AP number

or Amtliche Prüfungsnummer

Appears in

Oxford Companion to Wine

Oxford Companion to Wine

By Jancis Robinson

Published 2006

  • About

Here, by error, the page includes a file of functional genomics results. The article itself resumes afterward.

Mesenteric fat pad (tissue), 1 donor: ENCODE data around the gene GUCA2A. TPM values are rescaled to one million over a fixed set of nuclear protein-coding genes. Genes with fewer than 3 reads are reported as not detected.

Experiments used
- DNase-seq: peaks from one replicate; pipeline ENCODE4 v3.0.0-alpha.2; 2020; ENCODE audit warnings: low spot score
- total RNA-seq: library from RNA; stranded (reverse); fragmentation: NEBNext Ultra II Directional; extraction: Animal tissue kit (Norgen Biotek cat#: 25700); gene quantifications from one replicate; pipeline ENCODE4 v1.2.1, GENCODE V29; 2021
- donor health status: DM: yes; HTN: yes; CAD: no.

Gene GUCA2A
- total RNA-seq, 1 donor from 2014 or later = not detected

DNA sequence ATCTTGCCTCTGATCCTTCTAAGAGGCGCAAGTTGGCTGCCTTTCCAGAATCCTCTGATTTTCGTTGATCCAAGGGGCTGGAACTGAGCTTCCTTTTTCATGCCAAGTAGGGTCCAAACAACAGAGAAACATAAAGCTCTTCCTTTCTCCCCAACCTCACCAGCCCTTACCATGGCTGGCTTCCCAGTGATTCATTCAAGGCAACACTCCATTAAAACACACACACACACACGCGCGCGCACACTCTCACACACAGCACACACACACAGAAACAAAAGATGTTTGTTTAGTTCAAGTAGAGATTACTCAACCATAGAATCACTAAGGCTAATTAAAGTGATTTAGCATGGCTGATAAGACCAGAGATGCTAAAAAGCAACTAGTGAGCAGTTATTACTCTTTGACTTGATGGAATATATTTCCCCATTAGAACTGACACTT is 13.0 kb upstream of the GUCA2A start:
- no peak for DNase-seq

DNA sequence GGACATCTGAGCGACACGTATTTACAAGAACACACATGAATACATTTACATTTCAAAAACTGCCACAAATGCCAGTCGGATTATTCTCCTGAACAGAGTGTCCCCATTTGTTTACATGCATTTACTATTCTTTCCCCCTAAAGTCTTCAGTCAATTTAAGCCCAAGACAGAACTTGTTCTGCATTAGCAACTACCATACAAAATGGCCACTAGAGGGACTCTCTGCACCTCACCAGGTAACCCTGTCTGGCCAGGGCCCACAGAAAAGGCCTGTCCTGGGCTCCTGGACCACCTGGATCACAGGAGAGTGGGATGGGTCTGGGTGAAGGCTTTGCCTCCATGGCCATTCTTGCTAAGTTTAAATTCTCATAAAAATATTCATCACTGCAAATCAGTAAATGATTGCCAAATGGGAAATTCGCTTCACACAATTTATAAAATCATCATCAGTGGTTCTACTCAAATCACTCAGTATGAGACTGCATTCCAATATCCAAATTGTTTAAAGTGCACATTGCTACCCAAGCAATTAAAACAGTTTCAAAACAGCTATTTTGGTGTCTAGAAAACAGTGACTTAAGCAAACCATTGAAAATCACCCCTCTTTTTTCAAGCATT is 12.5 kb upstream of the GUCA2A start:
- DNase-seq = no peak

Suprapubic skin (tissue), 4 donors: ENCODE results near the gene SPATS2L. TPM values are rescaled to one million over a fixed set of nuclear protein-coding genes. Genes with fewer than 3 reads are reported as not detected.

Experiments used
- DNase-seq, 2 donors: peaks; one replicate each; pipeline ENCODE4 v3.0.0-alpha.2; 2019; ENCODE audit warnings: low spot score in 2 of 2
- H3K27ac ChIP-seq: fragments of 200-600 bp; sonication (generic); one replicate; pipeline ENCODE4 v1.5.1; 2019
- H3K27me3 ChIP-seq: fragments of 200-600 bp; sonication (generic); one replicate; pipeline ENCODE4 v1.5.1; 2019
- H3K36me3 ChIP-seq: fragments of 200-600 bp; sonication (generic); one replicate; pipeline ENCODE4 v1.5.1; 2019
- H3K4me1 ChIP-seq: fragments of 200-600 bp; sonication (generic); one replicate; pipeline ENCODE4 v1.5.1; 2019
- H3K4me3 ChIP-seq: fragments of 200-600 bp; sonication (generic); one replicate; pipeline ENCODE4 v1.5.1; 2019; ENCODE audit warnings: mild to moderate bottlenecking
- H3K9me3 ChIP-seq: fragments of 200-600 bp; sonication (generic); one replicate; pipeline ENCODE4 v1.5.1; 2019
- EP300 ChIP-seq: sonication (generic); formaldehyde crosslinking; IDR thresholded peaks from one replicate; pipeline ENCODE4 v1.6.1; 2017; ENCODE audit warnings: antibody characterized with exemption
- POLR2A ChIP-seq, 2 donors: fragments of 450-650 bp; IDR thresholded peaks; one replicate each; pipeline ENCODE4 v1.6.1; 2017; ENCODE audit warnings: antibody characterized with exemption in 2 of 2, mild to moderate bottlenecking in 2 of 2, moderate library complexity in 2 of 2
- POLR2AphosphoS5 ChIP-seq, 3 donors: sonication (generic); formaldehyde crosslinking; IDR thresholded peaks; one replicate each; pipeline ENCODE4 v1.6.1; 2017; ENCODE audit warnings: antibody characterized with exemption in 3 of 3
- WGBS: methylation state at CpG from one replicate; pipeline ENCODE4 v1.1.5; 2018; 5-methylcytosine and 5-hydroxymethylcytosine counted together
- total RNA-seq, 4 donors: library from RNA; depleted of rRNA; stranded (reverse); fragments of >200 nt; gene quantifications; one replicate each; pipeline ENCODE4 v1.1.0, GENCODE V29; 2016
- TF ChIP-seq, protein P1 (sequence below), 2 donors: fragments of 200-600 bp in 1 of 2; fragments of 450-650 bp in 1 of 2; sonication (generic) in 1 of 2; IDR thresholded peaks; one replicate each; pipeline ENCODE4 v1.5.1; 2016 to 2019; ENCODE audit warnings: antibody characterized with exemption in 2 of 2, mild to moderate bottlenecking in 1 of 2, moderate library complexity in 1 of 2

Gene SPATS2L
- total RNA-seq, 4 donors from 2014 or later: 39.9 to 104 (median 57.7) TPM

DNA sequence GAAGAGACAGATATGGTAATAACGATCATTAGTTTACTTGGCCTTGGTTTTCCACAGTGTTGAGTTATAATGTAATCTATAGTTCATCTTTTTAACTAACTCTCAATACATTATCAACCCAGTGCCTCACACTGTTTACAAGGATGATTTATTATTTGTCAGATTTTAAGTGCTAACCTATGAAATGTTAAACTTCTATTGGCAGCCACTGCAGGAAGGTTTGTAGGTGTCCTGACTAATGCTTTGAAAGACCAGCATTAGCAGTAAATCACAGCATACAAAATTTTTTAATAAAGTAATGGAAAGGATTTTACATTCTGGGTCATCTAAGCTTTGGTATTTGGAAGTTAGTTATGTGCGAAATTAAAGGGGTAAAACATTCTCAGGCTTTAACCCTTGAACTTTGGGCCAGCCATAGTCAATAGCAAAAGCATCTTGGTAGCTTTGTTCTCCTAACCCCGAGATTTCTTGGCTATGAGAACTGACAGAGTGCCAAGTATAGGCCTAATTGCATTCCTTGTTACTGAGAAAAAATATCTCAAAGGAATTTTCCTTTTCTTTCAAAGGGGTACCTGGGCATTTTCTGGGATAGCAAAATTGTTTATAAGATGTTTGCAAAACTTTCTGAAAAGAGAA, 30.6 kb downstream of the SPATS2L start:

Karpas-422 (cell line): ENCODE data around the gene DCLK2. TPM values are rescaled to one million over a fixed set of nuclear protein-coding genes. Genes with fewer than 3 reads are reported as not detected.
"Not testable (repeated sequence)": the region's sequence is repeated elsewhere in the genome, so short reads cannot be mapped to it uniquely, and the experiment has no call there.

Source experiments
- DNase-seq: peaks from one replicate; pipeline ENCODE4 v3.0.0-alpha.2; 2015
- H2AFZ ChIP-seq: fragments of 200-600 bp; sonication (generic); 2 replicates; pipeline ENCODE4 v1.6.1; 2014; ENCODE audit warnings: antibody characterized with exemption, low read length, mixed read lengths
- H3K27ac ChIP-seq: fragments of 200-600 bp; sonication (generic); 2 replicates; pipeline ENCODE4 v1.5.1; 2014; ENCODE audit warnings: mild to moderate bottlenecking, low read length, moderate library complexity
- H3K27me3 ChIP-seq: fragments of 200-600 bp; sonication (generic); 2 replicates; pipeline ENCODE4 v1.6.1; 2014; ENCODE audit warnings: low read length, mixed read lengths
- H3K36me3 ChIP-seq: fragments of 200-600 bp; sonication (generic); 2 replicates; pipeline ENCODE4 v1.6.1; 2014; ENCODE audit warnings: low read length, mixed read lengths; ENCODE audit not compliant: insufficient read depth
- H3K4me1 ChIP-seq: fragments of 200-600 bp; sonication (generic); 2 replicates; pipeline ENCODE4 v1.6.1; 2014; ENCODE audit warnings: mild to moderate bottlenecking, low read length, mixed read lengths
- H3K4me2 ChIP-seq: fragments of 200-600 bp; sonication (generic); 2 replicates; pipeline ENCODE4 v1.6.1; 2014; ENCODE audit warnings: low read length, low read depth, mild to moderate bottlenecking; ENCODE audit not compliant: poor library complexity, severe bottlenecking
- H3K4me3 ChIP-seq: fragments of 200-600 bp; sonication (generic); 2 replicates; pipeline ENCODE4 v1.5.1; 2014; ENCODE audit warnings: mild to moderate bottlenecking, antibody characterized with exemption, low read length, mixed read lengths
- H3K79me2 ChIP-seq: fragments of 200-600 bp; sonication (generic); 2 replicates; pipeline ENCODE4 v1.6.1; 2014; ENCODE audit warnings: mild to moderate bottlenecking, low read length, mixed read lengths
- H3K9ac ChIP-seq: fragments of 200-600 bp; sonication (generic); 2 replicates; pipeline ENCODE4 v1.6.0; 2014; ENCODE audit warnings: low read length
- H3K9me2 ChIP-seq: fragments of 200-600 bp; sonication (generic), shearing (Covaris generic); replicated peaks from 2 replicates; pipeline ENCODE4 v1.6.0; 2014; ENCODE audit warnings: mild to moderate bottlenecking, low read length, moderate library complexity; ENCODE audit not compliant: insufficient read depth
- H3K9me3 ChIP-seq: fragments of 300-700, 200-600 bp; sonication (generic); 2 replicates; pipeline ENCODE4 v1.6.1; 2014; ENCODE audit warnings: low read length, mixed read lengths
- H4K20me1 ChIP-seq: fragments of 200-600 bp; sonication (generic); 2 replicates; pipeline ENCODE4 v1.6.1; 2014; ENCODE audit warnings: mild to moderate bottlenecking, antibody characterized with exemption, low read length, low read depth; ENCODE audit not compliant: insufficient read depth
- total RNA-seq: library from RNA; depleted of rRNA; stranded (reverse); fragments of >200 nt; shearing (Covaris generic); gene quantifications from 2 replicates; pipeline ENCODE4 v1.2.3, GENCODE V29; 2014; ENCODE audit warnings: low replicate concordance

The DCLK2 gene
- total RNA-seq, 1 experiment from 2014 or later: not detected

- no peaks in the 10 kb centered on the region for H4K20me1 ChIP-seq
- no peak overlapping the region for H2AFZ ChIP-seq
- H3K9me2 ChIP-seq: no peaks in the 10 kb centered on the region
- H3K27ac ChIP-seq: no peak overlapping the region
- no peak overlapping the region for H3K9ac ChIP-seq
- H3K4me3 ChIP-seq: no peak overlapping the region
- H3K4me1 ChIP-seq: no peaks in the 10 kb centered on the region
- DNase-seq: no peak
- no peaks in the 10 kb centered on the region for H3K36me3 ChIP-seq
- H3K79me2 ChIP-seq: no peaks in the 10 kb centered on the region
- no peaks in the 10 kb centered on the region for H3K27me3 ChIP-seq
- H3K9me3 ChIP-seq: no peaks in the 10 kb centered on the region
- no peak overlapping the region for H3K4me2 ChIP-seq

AP number or Amtliche Prüfungsnummer, adorns the label of every bottle of German qualitätswein. This 10- to 12-digit number is an outward sign that the wine has passed germany’s much-vaunted official testing procedure, which involves submitting samples of the wine to analysis and a blind tasting test in which the wine is checked for faults by a changing panel of fellow winemakers and other tasters. The test is hardly the most stringent procedure; the pass rate is well above 90%. The first digit signifies which of the country’s testing stations awarded the AP number (1 for Koblenz, 2 for Bernkastel, 3 for Trier—all three in the mosel-saar-ruwer—4 for Alzey in rheinhessen, 5 for Neustadt in the pfalz, 6 and 7 for Bad Kreuznach in the nahe, where wines from saale-unstrut and sachsen were also tested in the mid 1990s). The next code signifies the location of the vineyard. The penultimate pair of digits is the most significant, the bottler’s own code, which supplies a unique identification of the particular lot. If a vintner has bottled two or more wines of otherwise identical labelling (same site, Prädikat, and degree of dryness) this number is often used to distinguish them. The final two digits signify the year in which the wine was tested.